When to Hold a Hospital Liable for Your Medical Malpractice

When to Hold a Hospital Liable for Your Medical Malpractice

If you suffer medical malpractice injuries in a hospital setting, you may be able to hold the hospital or the individual who caused your injury liable for your damages – and in some cases, both groups can be liable. Here are some of the cases in which the hospital might not escape liability.

Hospital Employs Unqualified Staff

The hospital is responsible for the credentials and qualifications of the staff it hires. A hospital that hires unqualified staff is liable for the injuries the staff might cause. The liability of the hospital is even more likely if an unqualified employee causes an injury that a qualified employee might not have caused.

Consider an example where a surgeon makes a surgical mistake during a transplant operation because the surgeon is not qualified for the specific transplant surgery. If the surgeon is an employee of the hospital, then both the surgeon and the hospital may have to pay for your injuries.

Hospital Accepts Unqualified Independent Contractors

Hospitals do not always employ doctors; many hospitals have arrangements with the doctors that let the doctors operate as independent contractors. In such cases, the hospitals are not always liable for the mistakes that the independent contractors might cause. However, a hospital that lets an unqualified contractor use its facilities is liable for the injuries the doctor might cause.

For example, a hospital may fail in due diligence and allow an unlicensed doctor to work as an independent contractor. In such a case, you may hold the hospital liable for your injuries based on the hospital’s inability to vet the doctor properly.

Hospital Provides Few Nurses

Nurses provide critical services, and hospitals must ensure that they have a sufficient number of nurses at any time. Otherwise, some patients might not get the care need and incur medical complications. In such a case, the hospital’s inability to provide adequate nurses will make it liable for the medical malpractice.

Take an example where a patient fails to get the necessary drugs because a hospital doesn’t have enough nurses. If the patient suffers medical complications due to lack of drugs, the patient may have a case against the hospital for medical malpractice.

Hospital Employee Fails to Follow Orders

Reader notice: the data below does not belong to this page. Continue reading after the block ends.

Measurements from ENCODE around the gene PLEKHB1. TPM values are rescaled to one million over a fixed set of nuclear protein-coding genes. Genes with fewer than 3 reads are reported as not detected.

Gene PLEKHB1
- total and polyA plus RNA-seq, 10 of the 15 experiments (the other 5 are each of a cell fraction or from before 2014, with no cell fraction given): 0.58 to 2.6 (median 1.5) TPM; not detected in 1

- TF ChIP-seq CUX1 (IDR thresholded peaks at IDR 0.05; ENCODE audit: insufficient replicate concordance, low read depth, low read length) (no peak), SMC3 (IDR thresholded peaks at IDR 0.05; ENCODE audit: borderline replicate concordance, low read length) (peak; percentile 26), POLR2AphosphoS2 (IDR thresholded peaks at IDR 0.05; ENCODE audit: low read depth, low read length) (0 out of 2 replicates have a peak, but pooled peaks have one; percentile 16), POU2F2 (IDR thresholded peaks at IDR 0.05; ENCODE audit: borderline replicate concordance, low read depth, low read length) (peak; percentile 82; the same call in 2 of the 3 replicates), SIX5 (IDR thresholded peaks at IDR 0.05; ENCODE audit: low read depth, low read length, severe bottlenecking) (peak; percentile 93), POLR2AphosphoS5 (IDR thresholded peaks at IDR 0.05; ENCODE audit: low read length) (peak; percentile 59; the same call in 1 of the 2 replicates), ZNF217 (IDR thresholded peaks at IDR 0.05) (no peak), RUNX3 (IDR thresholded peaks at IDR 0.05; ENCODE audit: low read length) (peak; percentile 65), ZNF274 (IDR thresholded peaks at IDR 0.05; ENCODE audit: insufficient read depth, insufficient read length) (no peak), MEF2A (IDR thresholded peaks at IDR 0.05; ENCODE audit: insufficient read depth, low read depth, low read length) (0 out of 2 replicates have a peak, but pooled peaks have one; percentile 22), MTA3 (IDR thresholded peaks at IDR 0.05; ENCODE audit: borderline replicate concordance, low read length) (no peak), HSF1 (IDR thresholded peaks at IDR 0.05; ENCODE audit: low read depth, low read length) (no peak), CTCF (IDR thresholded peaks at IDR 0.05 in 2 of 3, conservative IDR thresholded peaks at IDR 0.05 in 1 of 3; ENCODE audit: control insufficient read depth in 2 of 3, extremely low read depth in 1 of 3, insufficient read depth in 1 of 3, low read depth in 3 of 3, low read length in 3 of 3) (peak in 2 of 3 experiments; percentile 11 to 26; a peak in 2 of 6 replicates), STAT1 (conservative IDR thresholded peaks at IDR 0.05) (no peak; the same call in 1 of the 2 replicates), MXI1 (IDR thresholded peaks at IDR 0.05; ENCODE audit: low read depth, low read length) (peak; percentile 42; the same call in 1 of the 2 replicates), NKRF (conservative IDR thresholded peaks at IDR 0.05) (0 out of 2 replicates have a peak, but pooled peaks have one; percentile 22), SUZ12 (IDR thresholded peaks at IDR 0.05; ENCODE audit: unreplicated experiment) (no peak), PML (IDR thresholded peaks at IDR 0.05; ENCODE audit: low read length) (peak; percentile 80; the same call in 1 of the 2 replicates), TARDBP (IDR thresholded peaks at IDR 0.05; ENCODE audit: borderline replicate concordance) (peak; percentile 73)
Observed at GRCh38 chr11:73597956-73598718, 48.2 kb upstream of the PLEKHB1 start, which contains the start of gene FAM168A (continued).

If a hospital’s employee fails to follow orders – and the failure leads to medical injuries – you may be able to claim damages. A good example is a nurse aid that doesn’t follow the instructions of a nurse or a nurse who doesn’t follow the instructions of an independent doctor.

For example, an independent doctor may instruct a nurse to give you certain medication, but the nurse accidentally gives you the wrong dosage. Depending on the circumstances, you may hold the doctor, hospital, or nurse liable for your injuries.

Hospital Employee Is Negligent

Lastly, the hospital should also pay for your damages if one of its employee’s negligence leads to your injuries. In this case, you can use the principle of respondeat superior to claim damages from the hospital. Respondeat superior is a legal principle that makes employers liable for the damages that their employees may cause.

Respondeat superior applies as long as:

  • The employee caused your injury while they were on the clock.
  • The negligent act is part of the employee’s duties.
  • The employer benefited from the employee’s activities at the time of the injury.

As the plaintiff, the responsibility is on you to prove the above elements and hold the hospital liable for your damages.

You have a limited amount of time to file your medical malpractice case, so you need to move fast. Contact Attorneys Lee Eadon Isgett Popwell & Owens to review your case and help you chart the way forward. We will help you get compensation – whether from the hospital or an individual medical practitioner.

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